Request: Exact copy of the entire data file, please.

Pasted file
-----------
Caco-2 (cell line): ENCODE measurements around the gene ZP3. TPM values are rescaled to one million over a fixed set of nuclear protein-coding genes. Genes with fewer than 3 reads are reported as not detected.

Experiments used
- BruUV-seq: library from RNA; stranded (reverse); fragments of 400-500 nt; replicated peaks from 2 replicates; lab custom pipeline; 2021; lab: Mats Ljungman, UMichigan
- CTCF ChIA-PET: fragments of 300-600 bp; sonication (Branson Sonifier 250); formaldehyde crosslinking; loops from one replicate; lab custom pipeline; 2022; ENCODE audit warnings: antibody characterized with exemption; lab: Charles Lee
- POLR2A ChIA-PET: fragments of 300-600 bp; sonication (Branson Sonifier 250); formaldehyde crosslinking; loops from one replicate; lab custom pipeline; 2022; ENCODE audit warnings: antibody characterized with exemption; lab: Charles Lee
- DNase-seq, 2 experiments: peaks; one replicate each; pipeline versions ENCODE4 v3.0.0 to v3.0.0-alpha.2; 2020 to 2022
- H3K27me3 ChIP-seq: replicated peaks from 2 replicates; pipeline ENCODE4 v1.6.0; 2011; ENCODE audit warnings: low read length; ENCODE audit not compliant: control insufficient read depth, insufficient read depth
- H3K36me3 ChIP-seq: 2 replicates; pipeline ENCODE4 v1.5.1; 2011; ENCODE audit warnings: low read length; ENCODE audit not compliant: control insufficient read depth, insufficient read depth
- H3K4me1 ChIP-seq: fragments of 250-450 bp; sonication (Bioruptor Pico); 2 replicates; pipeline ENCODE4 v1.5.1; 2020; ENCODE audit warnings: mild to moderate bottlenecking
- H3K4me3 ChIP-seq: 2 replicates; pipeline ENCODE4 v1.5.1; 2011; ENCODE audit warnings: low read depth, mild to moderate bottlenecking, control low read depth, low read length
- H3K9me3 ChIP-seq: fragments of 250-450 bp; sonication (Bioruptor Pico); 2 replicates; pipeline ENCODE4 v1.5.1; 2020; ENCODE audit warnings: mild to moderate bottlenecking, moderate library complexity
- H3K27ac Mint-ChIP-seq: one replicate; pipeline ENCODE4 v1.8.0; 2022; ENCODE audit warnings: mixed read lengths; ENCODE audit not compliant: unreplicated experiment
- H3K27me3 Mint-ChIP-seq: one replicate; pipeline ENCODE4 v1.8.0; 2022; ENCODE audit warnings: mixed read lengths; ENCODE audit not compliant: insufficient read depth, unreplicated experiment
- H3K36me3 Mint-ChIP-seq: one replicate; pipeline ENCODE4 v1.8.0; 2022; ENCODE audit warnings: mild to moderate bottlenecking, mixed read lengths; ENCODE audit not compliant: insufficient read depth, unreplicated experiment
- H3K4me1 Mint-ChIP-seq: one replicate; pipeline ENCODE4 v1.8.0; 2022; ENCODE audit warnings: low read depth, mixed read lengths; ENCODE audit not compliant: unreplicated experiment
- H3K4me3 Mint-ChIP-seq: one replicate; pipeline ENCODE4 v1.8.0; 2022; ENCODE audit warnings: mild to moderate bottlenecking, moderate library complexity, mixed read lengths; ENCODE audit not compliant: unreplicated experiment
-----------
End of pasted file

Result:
Caco-2 (cell line): ENCODE measurements around the gene ZP3. TPM values are rescaled to one million over a fixed set of nuclear protein-coding genes. Genes with fewer than 3 reads are reported as not detected.

Experiments used
- BruUV-seq: library from RNA; stranded (reverse); fragments of 400-500 nt; replicated peaks from 2 replicates; lab custom pipeline; 2021; lab: Mats Ljungman, UMichigan
- CTCF ChIA-PET: fragments of 300-600 bp; sonication (Branson Sonifier 250); formaldehyde crosslinking; loops from one replicate; lab custom pipeline; 2022; ENCODE audit warnings: antibody characterized with exemption; lab: Charles Lee
- POLR2A ChIA-PET: fragments of 300-600 bp; sonication (Branson Sonifier 250); formaldehyde crosslinking; loops from one replicate; lab custom pipeline; 2022; ENCODE audit warnings: antibody characterized with exemption; lab: Charles Lee
- DNase-seq, 2 experiments: peaks; one replicate each; pipeline versions ENCODE4 v3.0.0 to v3.0.0-alpha.2; 2020 to 2022
- H3K27me3 ChIP-seq: replicated peaks from 2 replicates; pipeline ENCODE4 v1.6.0; 2011; ENCODE audit warnings: low read length; ENCODE audit not compliant: control insufficient read depth, insufficient read depth
- H3K36me3 ChIP-seq: 2 replicates; pipeline ENCODE4 v1.5.1; 2011; ENCODE audit warnings: low read length; ENCODE audit not compliant: control insufficient read depth, insufficient read depth
- H3K4me1 ChIP-seq: fragments of 250-450 bp; sonication (Bioruptor Pico); 2 replicates; pipeline ENCODE4 v1.5.1; 2020; ENCODE audit warnings: mild to moderate bottlenecking
- H3K4me3 ChIP-seq: 2 replicates; pipeline ENCODE4 v1.5.1; 2011; ENCODE audit warnings: low read depth, mild to moderate bottlenecking, control low read depth, low read length
- H3K9me3 ChIP-seq: fragments of 250-450 bp; sonication (Bioruptor Pico); 2 replicates; pipeline ENCODE4 v1.5.1; 2020; ENCODE audit warnings: mild to moderate bottlenecking, moderate library complexity
- H3K27ac Mint-ChIP-seq: one replicate; pipeline ENCODE4 v1.8.0; 2022; ENCODE audit warnings: mixed read lengths; ENCODE audit not compliant: unreplicated experiment
- H3K27me3 Mint-ChIP-seq: one replicate; pipeline ENCODE4 v1.8.0; 2022; ENCODE audit warnings: mixed read lengths; ENCODE audit not compliant: insufficient read depth, unreplicated experiment
- H3K36me3 Mint-ChIP-seq: one replicate; pipeline ENCODE4 v1.8.0; 2022; ENCODE audit warnings: mild to moderate bottlenecking, mixed read lengths; ENCODE audit not compliant: insufficient read depth, unreplicated experiment
- H3K4me1 Mint-ChIP-seq: one replicate; pipeline ENCODE4 v1.8.0; 2022; ENCODE audit warnings: low read depth, mixed read lengths; ENCODE audit not compliant: unreplicated experiment
- H3K4me3 Mint-ChIP-seq: one replicate; pipeline ENCODE4 v1.8.0; 2022; ENCODE audit warnings: mild to moderate bottlenecking, moderate library complexity, mixed read lengths; ENCODE audit not compliant: unreplicated experiment